The blueprint must also systemically connect the Nation Brand to the country’s core industries, corporate brands and Small and Medium Enterprise (SME) sector brands. This must be established via a systematic, holistic process that accommodates the requirements of both national and international stakeholders. This process must not only be effective to optimize the Nation Brand, but also maximize limited national resources.

6) Nation branding is a marathon, not a sprint: There are no silver bullets or quick fixes in any branding and this applies especially to Nation branding. Even in these technology driven times, establishing a Nation brand may take as long as a generation to develop. For example, the current view of Japan as a nation famed for its precision and electronics is not based on its efforts during the past decade. Rather, the seeds of Japan’s current nation brand were planted more than thirty years ago, when it began exporting transistor radios and two-stroke engines overseas. Just as Malaysia launched its Vision 2020 program in 1991 to become a developed nation by 2020, the country must adopt a similar long-term view for Nation branding. Malaysia and other countries must look at establishing a Nation brand not for us – but for our children.

7) Private sector must carry its weight: As an example, with responsible policies, funding and resource allocation, the Government of Malaysia can and has tried to do a lot for the Nation brand – but it cannot do it alone. Private-sector involvement and initiative are crucial. Private sector initiatives can range from promoting country of origin on foods and industrial goods, as Australia has done, to helping to fund trade missions to even good business ethics. The bulk of activities outlined in the Nation Brand Blueprint must be carried out by private and non-profit organizations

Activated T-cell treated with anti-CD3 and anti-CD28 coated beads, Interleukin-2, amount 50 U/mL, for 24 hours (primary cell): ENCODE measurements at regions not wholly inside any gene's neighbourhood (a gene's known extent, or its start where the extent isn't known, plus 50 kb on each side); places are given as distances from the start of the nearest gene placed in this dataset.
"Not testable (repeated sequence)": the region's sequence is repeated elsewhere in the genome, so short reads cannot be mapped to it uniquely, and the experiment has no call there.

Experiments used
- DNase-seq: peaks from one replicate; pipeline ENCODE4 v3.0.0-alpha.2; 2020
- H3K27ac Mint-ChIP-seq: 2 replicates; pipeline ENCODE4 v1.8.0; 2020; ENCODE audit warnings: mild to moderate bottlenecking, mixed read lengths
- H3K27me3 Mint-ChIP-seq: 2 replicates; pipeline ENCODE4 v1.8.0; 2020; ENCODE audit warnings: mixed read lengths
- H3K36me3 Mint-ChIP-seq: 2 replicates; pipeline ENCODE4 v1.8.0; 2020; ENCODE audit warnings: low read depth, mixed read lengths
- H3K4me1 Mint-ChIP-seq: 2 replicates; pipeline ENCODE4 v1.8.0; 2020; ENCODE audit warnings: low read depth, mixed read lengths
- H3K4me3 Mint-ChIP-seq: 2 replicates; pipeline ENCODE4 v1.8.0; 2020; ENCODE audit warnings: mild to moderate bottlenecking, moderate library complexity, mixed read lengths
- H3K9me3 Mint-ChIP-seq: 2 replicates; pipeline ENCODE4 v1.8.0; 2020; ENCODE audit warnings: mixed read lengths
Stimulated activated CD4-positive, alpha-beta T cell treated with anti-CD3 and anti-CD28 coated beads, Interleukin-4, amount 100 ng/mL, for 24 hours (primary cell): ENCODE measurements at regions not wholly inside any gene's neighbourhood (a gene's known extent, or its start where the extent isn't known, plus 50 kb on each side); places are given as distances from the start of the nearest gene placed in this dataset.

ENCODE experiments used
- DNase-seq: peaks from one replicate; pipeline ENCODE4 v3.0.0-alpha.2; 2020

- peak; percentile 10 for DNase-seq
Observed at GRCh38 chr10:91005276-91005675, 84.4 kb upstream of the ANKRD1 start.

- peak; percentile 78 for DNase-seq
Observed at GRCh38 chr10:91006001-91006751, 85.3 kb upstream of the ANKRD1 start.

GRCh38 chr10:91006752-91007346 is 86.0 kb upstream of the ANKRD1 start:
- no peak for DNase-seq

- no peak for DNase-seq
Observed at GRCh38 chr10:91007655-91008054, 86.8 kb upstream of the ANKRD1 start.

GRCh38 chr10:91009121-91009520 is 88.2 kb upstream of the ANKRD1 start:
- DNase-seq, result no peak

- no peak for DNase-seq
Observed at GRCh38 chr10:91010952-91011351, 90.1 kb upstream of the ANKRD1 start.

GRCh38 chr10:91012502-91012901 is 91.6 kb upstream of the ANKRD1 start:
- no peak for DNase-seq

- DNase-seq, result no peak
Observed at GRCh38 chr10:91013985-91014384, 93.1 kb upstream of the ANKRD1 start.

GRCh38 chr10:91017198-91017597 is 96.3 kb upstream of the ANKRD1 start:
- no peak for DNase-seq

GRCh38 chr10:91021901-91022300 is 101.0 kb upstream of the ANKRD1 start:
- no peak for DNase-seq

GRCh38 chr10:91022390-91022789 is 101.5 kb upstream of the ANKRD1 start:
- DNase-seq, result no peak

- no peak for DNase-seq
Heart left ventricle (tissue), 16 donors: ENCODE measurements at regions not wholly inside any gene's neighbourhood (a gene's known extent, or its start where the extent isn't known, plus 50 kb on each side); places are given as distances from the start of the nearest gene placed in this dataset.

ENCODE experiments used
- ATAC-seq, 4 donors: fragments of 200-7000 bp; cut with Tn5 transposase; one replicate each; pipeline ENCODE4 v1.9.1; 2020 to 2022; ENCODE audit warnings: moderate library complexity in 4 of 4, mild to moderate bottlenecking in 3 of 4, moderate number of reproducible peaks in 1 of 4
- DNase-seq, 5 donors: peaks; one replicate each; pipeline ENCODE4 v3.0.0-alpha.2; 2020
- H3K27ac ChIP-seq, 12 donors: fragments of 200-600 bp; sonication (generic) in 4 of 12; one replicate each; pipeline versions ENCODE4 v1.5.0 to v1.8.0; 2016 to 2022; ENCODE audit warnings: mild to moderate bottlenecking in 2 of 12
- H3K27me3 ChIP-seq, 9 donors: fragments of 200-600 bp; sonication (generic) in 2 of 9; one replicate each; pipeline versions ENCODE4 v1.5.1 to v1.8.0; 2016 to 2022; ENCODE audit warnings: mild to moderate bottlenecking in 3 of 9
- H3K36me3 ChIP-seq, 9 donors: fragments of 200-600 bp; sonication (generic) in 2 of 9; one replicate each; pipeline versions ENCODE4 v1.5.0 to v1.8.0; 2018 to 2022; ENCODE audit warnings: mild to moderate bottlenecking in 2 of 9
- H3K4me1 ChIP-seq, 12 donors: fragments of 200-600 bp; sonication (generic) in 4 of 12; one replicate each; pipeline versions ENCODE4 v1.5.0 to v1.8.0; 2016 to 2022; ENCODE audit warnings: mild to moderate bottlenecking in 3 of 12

8) Measurement and evaluation: Why should money or resources ever be spent without knowing the return? Wherever possible, perceptions, activities and processes must be measured, ideally with quantitative benchmarks. Such measurement and evaluation must be used to establish accountability and to ensure continuous improvement.

These key priniciples form the foundations of any nation branding initiative but there are other equally important elements.

One example of these other elements is a crisis plan which should be incorporated into the brand blueprint.

Recent events in Malaysia and Angola show little signs of a planned response with either silence or multiple and often conflicting responses coming from various sources and little or no reactions to debates on social media.

This failure to engage consumers, citizens and potential investors will undo much of the good work carried out to date.